Clive Foster in a suit standing in front of the stage and altar at the Pilgrim Church
Clive wears a badge to commemorate the 75 year anniversary of the Windrush generation (Credit: Beth Read)

When the story broke in 2018 that there were people from the Caribbean who had lived for years in the UK but were now being threatened with deportation, we made an announcement to our local congregation at Pilgrim Church, Nottingham.

I was astonished at the number of people who came up to me after the meeting and said, “Pastor Clive, I’m concerned about my family.”

We decided that as a church we had to take action and we had to act fast. So we set up surgeries where those affected could seek advice and invited the Home Office to explain the Government’s compensation and status schemes.

A particular case that stands out to me is a gentleman in his sixties who tried to travel to Jamaica for the burial of his brother. He was told by the Home Office that he was able to go, but it was not guaranteed that he could return home.

And so we supported him. We explained the impact that this had on his life, because he was denied access to a family moment of gathering, which is a category that you can make a claim for.

I’m pleased to say that we successfully got that gentleman multiple thousands of pounds of compensation. I know that money doesn’t heal everything, but it is a statement of recognition that a wrong has been done.

‘money doesn’t heal everything, but it is recognition that a wrong has been done’

The biggest challenge in our campaign was to generate the confidence that people can confide in us and get support. There was a lack of trust in the Home Office from many black people whose relationships with institutions had been tainted by lived experience of discrimination and racism.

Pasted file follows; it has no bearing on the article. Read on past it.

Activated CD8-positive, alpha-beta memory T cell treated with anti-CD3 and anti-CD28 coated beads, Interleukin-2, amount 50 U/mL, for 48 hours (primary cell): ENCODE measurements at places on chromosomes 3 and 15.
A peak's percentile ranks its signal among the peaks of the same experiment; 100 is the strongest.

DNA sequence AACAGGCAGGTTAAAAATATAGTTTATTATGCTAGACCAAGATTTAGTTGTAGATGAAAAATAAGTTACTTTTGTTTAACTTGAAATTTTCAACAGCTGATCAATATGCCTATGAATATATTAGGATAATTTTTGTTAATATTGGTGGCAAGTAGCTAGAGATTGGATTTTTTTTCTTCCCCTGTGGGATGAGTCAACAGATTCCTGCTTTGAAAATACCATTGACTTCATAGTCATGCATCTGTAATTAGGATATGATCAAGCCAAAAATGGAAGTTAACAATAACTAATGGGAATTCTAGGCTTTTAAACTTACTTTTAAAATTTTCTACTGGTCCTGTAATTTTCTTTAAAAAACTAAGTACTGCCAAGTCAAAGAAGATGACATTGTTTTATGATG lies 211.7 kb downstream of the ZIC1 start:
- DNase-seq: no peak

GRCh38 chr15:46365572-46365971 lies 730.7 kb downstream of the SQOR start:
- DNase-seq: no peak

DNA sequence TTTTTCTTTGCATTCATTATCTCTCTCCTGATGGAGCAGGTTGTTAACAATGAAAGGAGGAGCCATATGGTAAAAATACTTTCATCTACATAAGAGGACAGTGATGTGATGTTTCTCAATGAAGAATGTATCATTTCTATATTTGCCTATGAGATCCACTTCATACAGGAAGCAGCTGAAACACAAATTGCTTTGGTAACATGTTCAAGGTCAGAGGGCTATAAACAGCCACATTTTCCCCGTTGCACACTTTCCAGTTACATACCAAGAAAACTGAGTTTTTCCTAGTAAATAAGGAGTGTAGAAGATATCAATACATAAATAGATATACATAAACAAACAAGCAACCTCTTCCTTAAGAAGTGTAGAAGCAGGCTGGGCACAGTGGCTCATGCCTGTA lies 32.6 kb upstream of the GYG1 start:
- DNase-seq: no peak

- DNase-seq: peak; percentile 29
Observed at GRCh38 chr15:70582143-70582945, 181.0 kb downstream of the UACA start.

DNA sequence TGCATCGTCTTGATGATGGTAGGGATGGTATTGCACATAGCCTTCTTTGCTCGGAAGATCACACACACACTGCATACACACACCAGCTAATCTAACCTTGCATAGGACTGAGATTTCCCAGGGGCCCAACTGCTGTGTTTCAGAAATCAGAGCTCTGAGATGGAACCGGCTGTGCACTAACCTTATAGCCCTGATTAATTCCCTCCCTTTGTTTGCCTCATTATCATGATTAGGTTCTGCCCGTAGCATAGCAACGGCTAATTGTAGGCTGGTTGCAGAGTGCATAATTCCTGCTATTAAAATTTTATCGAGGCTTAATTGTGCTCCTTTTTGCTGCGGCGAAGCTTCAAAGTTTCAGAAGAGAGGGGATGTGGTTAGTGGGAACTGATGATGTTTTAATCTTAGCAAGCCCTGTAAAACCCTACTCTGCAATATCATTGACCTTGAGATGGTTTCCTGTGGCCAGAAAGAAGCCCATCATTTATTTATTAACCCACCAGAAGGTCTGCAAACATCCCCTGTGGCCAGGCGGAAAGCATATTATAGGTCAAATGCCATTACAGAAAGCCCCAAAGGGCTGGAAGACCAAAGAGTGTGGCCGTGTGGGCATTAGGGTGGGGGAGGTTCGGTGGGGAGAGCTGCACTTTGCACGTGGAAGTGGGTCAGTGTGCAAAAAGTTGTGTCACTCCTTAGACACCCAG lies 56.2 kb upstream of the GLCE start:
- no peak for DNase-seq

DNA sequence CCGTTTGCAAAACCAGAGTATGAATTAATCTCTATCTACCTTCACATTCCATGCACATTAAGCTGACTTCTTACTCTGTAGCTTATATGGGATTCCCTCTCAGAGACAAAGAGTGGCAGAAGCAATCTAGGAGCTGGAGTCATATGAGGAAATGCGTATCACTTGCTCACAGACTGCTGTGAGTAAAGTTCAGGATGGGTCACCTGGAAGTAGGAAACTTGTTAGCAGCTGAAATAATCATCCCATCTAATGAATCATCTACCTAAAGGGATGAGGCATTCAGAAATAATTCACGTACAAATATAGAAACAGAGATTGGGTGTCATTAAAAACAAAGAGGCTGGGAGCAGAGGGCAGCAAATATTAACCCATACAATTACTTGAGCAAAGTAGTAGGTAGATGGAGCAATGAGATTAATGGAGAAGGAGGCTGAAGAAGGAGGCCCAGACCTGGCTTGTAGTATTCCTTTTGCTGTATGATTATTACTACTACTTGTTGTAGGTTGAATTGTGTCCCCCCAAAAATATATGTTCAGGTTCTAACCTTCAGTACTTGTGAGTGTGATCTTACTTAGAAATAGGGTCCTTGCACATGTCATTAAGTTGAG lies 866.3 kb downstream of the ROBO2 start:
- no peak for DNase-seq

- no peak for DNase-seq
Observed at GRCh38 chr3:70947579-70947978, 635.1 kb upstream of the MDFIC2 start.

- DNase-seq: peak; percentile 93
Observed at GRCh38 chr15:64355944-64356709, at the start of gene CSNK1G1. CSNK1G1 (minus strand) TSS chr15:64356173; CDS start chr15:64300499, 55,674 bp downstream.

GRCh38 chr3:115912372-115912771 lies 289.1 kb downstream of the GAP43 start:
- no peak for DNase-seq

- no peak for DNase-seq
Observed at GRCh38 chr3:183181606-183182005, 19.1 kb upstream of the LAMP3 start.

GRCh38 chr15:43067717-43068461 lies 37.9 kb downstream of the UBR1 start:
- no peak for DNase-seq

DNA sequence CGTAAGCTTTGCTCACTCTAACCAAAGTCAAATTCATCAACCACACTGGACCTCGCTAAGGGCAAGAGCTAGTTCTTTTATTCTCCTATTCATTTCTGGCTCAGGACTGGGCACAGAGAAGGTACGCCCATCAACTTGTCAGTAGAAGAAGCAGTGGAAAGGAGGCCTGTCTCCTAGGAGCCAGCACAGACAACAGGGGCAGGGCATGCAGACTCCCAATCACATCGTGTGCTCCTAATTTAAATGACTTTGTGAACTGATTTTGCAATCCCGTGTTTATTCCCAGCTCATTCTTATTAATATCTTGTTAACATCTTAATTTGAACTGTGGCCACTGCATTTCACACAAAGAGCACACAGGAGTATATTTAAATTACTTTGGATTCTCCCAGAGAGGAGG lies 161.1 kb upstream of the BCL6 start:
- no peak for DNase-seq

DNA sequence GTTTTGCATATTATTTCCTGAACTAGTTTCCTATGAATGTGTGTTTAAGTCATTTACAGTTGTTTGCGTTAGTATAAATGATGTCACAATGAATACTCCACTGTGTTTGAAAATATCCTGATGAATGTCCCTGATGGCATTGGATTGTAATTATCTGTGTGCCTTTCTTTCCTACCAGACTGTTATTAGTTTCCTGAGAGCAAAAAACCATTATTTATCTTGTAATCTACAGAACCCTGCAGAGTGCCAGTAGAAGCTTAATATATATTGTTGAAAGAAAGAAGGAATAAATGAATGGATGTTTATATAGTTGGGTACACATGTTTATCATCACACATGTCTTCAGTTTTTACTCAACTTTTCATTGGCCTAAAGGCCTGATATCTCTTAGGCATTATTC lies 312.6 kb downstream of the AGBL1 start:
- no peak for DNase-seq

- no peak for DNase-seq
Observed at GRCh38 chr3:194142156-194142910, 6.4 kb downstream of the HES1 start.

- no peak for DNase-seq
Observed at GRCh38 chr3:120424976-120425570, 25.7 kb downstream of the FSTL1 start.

Another obstacle is that the process of documenting the suffering these people have experienced is time consuming and often re-traumatising.

So there was the hurdle of trust, the hurdle in terms of administration and the hurdle in thinking ‘Is this going to be worth it?’

When this generation arrived in the United Kingdom in response to a labour shortage, they came with the mentality they were going to help rebuild the mother country.

They expected the streets to be paved with gold, but sadly the reception in some quarters was very frosty. The infamous signs that many people were accustomed to would state: ‘No Blacks, no Irish, no dogs’.

But despite the racism, this generation decided they were going to stick with this country. So they bought houses and had their families here.

They also brought an enthusiasm and love of religion to Britain, as they were the some of the first people to invest in churches to express their faith.

‘Great Britain is a nation built
on immigration’

Now, 75 years on, I think the country is slowly recognising the great and extraordinary contribution that the Windrush pioneers made to rebuilding Britain and inspiring the nation through their culture, music, food and art.

But lack of coverage in the media means we need to deepen public engagement and continue to generate the knowledge that application for compensation is still open and you could be eligible.

A bigger part of our future strategy is looking to how we support members of the Windrush generation. It’s important that we understand the level of social and wellbeing care needed by a generation who are mostly octogenarians.

Unfortunately, we are also aware that we have to anticipate areas where this could happen again. For example, those whose parents haven’t registered as British citizens could be vulnerable to a scandal given the ever-changing discourse surrounding immigration and legislation.

We must remember that Great Britain is a nation built on immigration. It has taken people from all over the world to build this country. The Windrush generation are here because they are a part of Great Britain and its colonialist past.

We are often uncomfortable with the conversation around immigration but it’s about recognising that it is very much a part of British history.

I want to see that everyone has a fair shot of reaching their potential, whatever the colour of their skin and whatever their background. The legacy Pilgrim Church wants to leave is that we stood up for injustice and helped others reach their potential as citizens.

People have given their lives for citizenship and what has been done to the Windrush generation is a travesty. They were wrongly classified as illegal and that didn’t happen 200 years ago, it happened in 2018.

Have we made progress? Yes. Is there still work to do? We better believe there is.